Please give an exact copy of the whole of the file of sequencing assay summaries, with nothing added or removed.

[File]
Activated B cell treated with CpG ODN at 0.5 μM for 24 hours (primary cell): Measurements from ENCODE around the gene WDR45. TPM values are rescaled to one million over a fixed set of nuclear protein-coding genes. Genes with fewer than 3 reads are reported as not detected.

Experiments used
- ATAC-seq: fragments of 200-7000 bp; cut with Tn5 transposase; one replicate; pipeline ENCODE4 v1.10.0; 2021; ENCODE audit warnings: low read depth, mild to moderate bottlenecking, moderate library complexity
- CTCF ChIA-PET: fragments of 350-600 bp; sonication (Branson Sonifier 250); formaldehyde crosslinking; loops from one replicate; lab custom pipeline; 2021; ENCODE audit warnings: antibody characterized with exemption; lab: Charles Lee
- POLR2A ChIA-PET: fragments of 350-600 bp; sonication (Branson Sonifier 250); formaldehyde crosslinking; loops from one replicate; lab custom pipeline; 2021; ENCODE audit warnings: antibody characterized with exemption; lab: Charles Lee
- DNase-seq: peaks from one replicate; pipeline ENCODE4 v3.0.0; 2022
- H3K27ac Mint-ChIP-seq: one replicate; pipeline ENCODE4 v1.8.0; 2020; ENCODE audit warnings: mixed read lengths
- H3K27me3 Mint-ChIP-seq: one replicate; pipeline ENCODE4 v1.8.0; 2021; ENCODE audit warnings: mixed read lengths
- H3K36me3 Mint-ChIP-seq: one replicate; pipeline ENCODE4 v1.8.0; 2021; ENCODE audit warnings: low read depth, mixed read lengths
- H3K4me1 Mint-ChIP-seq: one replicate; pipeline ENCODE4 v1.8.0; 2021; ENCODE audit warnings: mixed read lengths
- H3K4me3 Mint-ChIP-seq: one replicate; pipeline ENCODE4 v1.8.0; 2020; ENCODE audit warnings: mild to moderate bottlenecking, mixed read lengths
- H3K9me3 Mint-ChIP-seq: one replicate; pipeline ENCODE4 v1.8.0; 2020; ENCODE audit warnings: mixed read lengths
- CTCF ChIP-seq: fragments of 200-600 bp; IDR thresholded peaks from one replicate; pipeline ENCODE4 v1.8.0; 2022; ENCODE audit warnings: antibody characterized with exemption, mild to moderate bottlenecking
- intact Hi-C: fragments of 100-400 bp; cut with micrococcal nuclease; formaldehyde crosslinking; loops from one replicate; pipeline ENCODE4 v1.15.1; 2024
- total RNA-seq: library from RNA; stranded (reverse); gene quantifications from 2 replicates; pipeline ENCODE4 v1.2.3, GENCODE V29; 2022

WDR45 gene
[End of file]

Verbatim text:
Activated B cell treated with CpG ODN at 0.5 μM for 24 hours (primary cell): Measurements from ENCODE around the gene WDR45. TPM values are rescaled to one million over a fixed set of nuclear protein-coding genes. Genes with fewer than 3 reads are reported as not detected.

Experiments used
- ATAC-seq: fragments of 200-7000 bp; cut with Tn5 transposase; one replicate; pipeline ENCODE4 v1.10.0; 2021; ENCODE audit warnings: low read depth, mild to moderate bottlenecking, moderate library complexity
- CTCF ChIA-PET: fragments of 350-600 bp; sonication (Branson Sonifier 250); formaldehyde crosslinking; loops from one replicate; lab custom pipeline; 2021; ENCODE audit warnings: antibody characterized with exemption; lab: Charles Lee
- POLR2A ChIA-PET: fragments of 350-600 bp; sonication (Branson Sonifier 250); formaldehyde crosslinking; loops from one replicate; lab custom pipeline; 2021; ENCODE audit warnings: antibody characterized with exemption; lab: Charles Lee
- DNase-seq: peaks from one replicate; pipeline ENCODE4 v3.0.0; 2022
- H3K27ac Mint-ChIP-seq: one replicate; pipeline ENCODE4 v1.8.0; 2020; ENCODE audit warnings: mixed read lengths
- H3K27me3 Mint-ChIP-seq: one replicate; pipeline ENCODE4 v1.8.0; 2021; ENCODE audit warnings: mixed read lengths
- H3K36me3 Mint-ChIP-seq: one replicate; pipeline ENCODE4 v1.8.0; 2021; ENCODE audit warnings: low read depth, mixed read lengths
- H3K4me1 Mint-ChIP-seq: one replicate; pipeline ENCODE4 v1.8.0; 2021; ENCODE audit warnings: mixed read lengths
- H3K4me3 Mint-ChIP-seq: one replicate; pipeline ENCODE4 v1.8.0; 2020; ENCODE audit warnings: mild to moderate bottlenecking, mixed read lengths
- H3K9me3 Mint-ChIP-seq: one replicate; pipeline ENCODE4 v1.8.0; 2020; ENCODE audit warnings: mixed read lengths
- CTCF ChIP-seq: fragments of 200-600 bp; IDR thresholded peaks from one replicate; pipeline ENCODE4 v1.8.0; 2022; ENCODE audit warnings: antibody characterized with exemption, mild to moderate bottlenecking
- intact Hi-C: fragments of 100-400 bp; cut with micrococcal nuclease; formaldehyde crosslinking; loops from one replicate; pipeline ENCODE4 v1.15.1; 2024
- total RNA-seq: library from RNA; stranded (reverse); gene quantifications from 2 replicates; pipeline ENCODE4 v1.2.3, GENCODE V29; 2022

WDR45 gene